Database security refers to the range of tools, controls and measures designed to establish and preserve database confidentiality, integrity and availability. Confidentiality is the element that’s compromised in most data breaches.
Database security must address and protect the following:
Database security is a complex and challenging endeavor that involves all aspects of information security technologies and practices. It’s also naturally at odds with database usability. The more accessible and usable the database, the more vulnerable it is to security threats; the more invulnerable the database is to threats, the more difficult it is to access and use. This paradox is sometimes referred to as Anderson’s Rule (link resides outside ibm.com).
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By definition, a data breach is a failure to maintain the confidentiality of data in a database. How much harm a data breach inflicts on your enterprise depends on various consequences or factors:
Many software misconfigurations, vulnerabilities or patterns of carelessness or misuse can result in breaches. The following are among the most common types or causes of database security attacks.
An insider threat is a security threat from any one of three sources with privileged access to the database:
Insider threats are among the most common causes of database security breaches and are often the result of allowing too many employees to hold privileged user access credentials.
Accidents, weak passwords, password sharing and other unwise or uninformed user behaviors continue to be the cause of nearly half (49%) of all reported data breaches.
Hackers make their living by finding and targeting vulnerabilities in all kinds of software, including database management software. All major commercial database software vendors and open source database management platforms issue regular security patches to address these vulnerabilities, but failure to apply these patches in a timely fashion can increase your exposure.
A database-specific threat, these involve the insertion of arbitrary SQL or non-SQL attack strings into database queries that are served by web applications or HTTP headers. Organizations that don’t follow secure web application coding practices and perform regular vulnerability testing are open to these attacks.
Buffer overflow occurs when a process attempts to write more data to a fixed-length block of memory than it is allowed to hold. Attackers can use the excess data, which is stored in adjacent memory addresses, as a foundation from which to start attacks.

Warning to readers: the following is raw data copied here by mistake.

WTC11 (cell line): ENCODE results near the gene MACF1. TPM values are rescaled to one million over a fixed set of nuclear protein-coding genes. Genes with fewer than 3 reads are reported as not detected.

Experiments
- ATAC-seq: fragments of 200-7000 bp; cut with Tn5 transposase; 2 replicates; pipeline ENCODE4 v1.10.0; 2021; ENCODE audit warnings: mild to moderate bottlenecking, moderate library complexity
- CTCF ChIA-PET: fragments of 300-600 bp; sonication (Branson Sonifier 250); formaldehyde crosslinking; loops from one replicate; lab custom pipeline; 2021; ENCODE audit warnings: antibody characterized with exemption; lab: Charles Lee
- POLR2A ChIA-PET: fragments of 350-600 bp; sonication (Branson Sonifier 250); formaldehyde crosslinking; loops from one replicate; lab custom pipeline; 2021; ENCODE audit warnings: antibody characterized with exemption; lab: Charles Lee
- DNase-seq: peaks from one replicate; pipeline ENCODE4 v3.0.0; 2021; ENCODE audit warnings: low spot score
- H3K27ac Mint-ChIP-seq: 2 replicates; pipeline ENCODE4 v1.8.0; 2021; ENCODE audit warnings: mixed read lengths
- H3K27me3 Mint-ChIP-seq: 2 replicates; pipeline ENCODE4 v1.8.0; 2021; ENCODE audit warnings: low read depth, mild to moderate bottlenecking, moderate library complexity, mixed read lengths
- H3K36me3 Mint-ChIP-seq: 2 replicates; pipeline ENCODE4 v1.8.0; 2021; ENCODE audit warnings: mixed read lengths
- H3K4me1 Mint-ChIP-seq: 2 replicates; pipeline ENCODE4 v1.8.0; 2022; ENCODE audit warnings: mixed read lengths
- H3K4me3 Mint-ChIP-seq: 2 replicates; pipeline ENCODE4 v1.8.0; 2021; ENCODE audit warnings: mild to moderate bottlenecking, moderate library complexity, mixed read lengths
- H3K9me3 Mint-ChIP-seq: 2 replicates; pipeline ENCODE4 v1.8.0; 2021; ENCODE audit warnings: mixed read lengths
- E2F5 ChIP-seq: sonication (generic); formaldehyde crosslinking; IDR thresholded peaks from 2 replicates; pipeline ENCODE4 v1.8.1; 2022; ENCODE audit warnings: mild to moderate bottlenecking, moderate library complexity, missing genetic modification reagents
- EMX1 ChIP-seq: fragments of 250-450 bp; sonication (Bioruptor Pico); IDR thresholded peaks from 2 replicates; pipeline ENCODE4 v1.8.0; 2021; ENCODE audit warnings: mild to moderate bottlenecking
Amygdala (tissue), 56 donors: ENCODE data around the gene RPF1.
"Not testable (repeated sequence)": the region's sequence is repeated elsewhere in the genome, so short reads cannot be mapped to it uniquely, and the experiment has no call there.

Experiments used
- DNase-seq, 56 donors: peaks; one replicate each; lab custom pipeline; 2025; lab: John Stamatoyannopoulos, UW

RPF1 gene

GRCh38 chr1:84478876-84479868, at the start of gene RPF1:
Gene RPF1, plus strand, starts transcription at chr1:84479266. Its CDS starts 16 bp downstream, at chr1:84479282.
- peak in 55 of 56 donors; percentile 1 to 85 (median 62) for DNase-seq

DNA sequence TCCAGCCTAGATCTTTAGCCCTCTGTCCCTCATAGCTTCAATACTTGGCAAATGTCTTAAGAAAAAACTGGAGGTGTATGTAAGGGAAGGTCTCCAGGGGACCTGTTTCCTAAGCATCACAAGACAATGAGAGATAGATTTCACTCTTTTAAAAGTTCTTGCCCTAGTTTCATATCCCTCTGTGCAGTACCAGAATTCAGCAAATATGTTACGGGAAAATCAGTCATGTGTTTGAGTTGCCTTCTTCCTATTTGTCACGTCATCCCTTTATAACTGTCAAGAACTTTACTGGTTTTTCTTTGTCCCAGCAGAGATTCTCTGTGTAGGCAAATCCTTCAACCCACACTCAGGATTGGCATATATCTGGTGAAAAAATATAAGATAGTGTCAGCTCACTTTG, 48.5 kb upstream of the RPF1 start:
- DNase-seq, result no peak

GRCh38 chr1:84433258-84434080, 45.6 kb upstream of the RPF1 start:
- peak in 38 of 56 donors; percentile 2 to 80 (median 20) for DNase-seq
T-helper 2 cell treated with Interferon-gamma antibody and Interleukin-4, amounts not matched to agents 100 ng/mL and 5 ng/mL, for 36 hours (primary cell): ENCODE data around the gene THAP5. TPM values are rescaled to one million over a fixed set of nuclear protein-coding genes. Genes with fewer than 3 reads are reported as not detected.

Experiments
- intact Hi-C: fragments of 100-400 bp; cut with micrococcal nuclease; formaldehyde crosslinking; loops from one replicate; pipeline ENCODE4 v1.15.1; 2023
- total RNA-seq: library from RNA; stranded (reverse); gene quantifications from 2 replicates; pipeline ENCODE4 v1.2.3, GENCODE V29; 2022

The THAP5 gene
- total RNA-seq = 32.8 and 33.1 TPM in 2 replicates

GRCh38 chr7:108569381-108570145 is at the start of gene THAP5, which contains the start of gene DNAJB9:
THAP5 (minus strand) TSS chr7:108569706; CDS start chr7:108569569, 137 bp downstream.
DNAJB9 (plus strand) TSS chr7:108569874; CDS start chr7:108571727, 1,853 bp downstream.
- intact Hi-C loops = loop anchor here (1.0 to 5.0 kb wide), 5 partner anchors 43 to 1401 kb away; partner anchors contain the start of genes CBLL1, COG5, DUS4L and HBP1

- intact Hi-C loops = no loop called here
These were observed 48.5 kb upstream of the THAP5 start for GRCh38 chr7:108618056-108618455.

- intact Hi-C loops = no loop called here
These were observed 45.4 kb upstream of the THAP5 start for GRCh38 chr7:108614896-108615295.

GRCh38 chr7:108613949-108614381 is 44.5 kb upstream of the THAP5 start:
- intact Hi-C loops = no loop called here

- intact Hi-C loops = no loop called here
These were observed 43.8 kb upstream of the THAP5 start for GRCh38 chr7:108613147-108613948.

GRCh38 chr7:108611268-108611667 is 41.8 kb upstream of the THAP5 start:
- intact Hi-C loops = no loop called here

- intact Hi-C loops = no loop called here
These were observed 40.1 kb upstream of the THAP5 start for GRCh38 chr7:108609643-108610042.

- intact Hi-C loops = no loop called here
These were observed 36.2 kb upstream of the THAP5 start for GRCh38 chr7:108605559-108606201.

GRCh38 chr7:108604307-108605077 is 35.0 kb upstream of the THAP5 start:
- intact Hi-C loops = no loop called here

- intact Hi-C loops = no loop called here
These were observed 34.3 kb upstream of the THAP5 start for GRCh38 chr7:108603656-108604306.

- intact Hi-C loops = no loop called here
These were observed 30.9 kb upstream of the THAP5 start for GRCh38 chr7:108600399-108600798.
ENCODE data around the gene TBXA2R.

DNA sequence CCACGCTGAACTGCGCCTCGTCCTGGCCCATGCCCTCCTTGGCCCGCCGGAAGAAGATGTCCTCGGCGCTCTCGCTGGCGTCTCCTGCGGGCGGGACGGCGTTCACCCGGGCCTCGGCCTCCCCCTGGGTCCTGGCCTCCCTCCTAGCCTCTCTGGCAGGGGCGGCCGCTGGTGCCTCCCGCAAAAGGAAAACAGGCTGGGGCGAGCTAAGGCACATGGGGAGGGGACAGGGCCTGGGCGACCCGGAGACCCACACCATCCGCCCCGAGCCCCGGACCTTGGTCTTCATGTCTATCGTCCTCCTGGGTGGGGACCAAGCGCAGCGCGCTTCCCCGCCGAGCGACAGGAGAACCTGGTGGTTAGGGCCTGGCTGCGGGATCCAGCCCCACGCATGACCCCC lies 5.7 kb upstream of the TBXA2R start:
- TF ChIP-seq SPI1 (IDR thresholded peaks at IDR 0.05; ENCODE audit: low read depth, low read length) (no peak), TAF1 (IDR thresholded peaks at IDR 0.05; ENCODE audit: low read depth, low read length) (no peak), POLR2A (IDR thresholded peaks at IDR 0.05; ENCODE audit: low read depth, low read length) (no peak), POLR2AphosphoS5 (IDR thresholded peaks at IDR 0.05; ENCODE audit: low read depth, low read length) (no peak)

Malware is software that is written specifically to take advantage of vulnerabilities or otherwise cause damage to the database. Malware can arrive via any endpoint device connecting to the database’s network.
Organizations that fail to protect backup data with the same stringent controls that are used to protect the database itself can be vulnerable to attacks on backups.
These threats are exacerbated by the following:
In a denial of service (DoS) attack, the attacker deluges the target server—in this case the database server—with so many requests that the server can no longer fulfill legitimate requests from actual users, and, often, the server becomes unstable or crashes.
In a distributed denial of service attack (DDoS), the deluge comes from multiple servers, making it more difficult to stop the attack.
Because databases are network-accessible, any security threat to any component within or portion of the network infrastructure is also a threat to the database, and any attack impacting a user’s device or workstation can threaten the database. Thus, database security must extend far beyond the confines of the database alone.
When evaluating database security in your environment to decide on your team’s top priorities, consider each of the following areas:
In addition to implementing layered security controls across your entire network environment, database security requires you to establish the correct controls and policies for access to the database itself. These include:
Database security policies should be integrated with and support your overall business goals, such as protection of critical intellectual property and your cybersecurity policies and cloud security policies. Ensure that you have designated responsibility for maintaining and auditing security controls within your organization and that your policies complement those of your cloud provider in shared responsibility agreements. Security controls, security awareness training and education programs, and penetration testing and vulnerability assessment strategies should all be established in support of your formal security policies.
Today, a wide array of vendors offer data protection tools and platforms. A full-scale solution should include all of the following capabilities:
Continuous edge-to-edge cloud protection for your data and applications with regulatory compliance.
Wide visibility, compliance and protection throughout the data security lifecycle.
Comprehensive data protection for the most critical enterprise data.
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